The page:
Father of Saudi asylum seeker wants to meet her

Ms Rahaf Mohammed al-Qunun is in Bangkok while the UNHCR processes her application for refugee status.
Ms Rahaf Mohammed al-Qunun is in Bangkok while the UNHCR processes her application for refugee status.

But Thai authorities say he and brother of the teen, who says family wants to kill her, must await UN approval

BANGKOK • The father of a Saudi teenager who fled to Thailand, fearing her family will kill her, has arrived in Bangkok and wants to meet his daughter, Thailand's immigration chief said yesterday.

But the father and brother of Ms Rahaf Mohammed al-Qunun, 18, will have to wait and see whether the United Nations High Commissioner for Refugees (UNHCR) will allow them to see her, according to Police Lieutenant-General Surachate Hakpan, the Thai immigration chief.

He told reporters: "The father and brother want to go and talk to Rahaf, but the UN will need to approve that."

The UN refugee agency yesterday said it was investigating the teenager's case after she fled to Thailand saying she feared her family would kill her if she were sent back to Saudi Arabia, for renouncing Islam.

Activists are concerned about what Riyadh will do after Bangkok reversed a decision to expel her and allowed Ms Qunun - who is seeking asylum - to enter the country under the UNHCR's care.

Mr Phil Robertson, Human Rights Watch's deputy director for Asia, said: "The father is now here in Thailand and that's a source of concern. We have no idea what he is going to do... and whether he will try to find out where she is and go harass her. We don't know whether he is going to try to get the embassy to do that."

Lawmakers and activists in Australia and Britain have urged their governments to grant asylum to Ms Qunun, who was finally allowed by Thailand to enter the country on Monday, after being stranded for nearly 48 hours at Bangkok airport under threat of being expelled.

 
 
 

She is staying in a Bangkok hotel while the UNHCR processes her application for refugee status before she can seek asylum in a third country. UNHCR staff interviewed her yesterday.

"It could take several days to process the case and determine the next steps," said the UNHCR's Thailand representative Giuseppe de Vincentiis in a statement.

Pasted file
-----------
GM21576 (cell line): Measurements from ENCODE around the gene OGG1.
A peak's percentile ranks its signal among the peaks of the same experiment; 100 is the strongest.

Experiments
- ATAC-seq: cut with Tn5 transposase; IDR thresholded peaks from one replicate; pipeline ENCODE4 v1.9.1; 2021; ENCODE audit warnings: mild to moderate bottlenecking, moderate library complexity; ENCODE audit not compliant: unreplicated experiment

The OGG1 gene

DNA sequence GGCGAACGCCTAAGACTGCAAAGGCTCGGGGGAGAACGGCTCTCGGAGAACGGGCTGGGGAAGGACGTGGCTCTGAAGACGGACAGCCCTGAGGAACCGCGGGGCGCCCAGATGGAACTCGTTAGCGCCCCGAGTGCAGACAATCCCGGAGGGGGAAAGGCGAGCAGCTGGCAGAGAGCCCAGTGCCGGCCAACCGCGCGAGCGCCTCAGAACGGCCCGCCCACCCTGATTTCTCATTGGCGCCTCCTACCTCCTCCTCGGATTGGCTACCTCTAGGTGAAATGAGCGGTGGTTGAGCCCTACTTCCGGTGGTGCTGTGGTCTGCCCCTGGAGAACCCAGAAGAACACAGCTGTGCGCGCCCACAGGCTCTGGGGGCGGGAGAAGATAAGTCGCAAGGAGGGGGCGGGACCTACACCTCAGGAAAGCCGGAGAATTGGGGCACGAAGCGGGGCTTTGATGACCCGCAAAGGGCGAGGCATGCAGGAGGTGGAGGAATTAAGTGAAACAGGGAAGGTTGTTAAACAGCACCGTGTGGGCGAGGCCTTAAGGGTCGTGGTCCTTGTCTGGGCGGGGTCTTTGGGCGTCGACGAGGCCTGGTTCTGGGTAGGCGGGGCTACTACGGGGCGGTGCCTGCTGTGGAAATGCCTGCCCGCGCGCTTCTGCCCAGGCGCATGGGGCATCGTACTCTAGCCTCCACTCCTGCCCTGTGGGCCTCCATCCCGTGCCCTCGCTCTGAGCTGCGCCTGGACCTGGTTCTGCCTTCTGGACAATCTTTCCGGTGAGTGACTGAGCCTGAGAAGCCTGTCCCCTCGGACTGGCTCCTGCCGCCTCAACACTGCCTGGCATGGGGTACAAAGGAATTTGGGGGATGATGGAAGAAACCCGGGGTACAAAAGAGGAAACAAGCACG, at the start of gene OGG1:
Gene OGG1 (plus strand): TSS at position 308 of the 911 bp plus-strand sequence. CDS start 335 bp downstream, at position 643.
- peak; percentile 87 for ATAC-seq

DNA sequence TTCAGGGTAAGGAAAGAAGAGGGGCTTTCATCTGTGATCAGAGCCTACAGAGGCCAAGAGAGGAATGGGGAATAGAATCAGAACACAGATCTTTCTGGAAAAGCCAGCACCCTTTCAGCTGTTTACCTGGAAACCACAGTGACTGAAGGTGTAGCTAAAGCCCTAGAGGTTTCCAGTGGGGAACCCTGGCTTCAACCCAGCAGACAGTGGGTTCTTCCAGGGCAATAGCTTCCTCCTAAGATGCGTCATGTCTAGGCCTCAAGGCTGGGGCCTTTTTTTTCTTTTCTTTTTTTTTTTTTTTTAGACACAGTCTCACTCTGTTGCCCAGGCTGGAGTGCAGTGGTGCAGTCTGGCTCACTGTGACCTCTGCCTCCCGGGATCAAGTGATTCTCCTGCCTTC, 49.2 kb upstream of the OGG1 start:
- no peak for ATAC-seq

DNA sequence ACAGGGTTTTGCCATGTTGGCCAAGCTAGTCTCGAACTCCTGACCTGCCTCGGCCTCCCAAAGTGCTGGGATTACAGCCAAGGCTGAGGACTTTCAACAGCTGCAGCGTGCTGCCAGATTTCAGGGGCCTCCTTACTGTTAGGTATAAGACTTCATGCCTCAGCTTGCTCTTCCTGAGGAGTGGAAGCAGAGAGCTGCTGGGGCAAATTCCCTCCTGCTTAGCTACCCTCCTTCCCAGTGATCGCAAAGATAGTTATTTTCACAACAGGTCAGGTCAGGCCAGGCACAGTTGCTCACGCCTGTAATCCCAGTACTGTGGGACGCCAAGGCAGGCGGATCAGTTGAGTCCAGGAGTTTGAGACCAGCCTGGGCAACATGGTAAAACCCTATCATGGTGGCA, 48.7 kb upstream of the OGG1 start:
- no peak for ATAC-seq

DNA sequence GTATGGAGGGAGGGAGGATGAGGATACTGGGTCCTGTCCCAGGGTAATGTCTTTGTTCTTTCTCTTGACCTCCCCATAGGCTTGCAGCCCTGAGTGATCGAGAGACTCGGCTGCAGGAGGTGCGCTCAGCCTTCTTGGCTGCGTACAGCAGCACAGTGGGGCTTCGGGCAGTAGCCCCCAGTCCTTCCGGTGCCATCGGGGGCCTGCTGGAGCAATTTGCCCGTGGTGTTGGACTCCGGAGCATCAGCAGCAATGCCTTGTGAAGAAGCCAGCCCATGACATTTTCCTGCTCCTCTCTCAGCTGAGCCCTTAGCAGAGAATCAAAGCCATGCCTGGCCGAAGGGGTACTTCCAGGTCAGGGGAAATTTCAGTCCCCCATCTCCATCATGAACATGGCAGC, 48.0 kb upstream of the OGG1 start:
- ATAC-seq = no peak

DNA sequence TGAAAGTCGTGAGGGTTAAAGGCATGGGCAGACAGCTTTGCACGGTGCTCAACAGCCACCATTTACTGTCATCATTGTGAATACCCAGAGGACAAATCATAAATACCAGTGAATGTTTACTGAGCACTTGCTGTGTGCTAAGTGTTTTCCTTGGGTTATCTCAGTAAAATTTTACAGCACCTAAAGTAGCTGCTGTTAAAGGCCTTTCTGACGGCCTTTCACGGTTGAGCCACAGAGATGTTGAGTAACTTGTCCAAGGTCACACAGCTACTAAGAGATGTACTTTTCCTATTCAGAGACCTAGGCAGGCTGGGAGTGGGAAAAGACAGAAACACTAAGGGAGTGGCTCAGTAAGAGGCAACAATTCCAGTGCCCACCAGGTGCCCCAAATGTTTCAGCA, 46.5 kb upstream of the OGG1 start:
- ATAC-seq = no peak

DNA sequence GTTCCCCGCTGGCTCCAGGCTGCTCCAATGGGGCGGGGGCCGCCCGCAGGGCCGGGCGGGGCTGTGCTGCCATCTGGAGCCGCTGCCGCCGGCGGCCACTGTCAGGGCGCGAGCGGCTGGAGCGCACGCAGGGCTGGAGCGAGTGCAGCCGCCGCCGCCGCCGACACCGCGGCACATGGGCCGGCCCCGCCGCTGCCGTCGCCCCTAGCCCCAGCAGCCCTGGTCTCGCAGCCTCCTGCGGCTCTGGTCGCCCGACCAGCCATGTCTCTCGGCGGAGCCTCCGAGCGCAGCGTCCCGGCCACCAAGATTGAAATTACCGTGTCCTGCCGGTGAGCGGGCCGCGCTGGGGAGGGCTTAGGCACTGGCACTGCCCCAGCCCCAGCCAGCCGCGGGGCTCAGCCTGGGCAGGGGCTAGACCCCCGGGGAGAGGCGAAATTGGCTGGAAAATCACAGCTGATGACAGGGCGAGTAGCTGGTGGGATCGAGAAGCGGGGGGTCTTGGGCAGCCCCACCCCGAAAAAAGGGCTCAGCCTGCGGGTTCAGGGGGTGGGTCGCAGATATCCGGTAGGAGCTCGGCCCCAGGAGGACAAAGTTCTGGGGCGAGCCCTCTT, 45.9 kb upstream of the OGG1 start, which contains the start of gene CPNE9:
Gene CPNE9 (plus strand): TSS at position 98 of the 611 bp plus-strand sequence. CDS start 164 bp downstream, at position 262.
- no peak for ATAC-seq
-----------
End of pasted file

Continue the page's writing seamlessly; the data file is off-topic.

"We are very grateful that the Thai authorities did not send Rahaf back against her will and are extending protection to her," he said.

The teen claimed she was abducted after arriving in Bangkok and had her passport confiscated by Saudi Arabian diplomatic staff.

Ms Qunun's plight unfolded on social media, drawing support from around the world. It convinced the Thai authorities to back down from sending her back to Saudi Arabia.

Saudi Arabia's embassy in Thailand denied reports that Riyadh had requested her extradition.

The Thai immigration chief on Monday said the embassy had alerted the authorities to the case, and said the woman had run away from her parents and they feared for her safety.

In Australia, Senator Sarah Hanson-Young made a call on social media for her government to issue the teenager with an emergency travel document so she could fly to the country to seek asylum.

The Australian government said it was monitoring the case.

A spokesman for the Department of Foreign Affairs and Trade said it was deeply concerned about "the claims made by Rahaf, that she may be harmed if returned to Saudi Arabia".

Meanwhile, a woman in Britain has launched an online petition calling on Foreign Secretary Jeremy Hunt to grant the teen asylum and issue her an emergency travel document. Within hours, the petition had secured thousands of signatures.

A version of this article appeared in the print edition of The Straits Times on January 09, 2019, with the headline 'Father of Saudi asylum seeker wants to meet her'. Print Edition | Subscribe